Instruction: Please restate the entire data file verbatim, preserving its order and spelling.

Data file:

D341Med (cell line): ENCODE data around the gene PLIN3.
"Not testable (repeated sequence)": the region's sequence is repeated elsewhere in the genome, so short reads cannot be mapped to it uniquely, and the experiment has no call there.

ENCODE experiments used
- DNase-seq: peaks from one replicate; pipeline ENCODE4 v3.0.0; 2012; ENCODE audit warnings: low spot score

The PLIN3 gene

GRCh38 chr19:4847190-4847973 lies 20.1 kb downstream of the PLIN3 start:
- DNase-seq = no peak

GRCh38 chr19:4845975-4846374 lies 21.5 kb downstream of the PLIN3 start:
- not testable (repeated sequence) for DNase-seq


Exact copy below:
D341Med (cell line): ENCODE data around the gene PLIN3.
"Not testable (repeated sequence)": the region's sequence is repeated elsewhere in the genome, so short reads cannot be mapped to it uniquely, and the experiment has no call there.

ENCODE experiments used
- DNase-seq: peaks from one replicate; pipeline ENCODE4 v3.0.0; 2012; ENCODE audit warnings: low spot score

The PLIN3 gene

GRCh38 chr19:4847190-4847973 lies 20.1 kb downstream of the PLIN3 start:
- DNase-seq = no peak

GRCh38 chr19:4845975-4846374 lies 21.5 kb downstream of the PLIN3 start:
- not testable (repeated sequence) for DNase-seq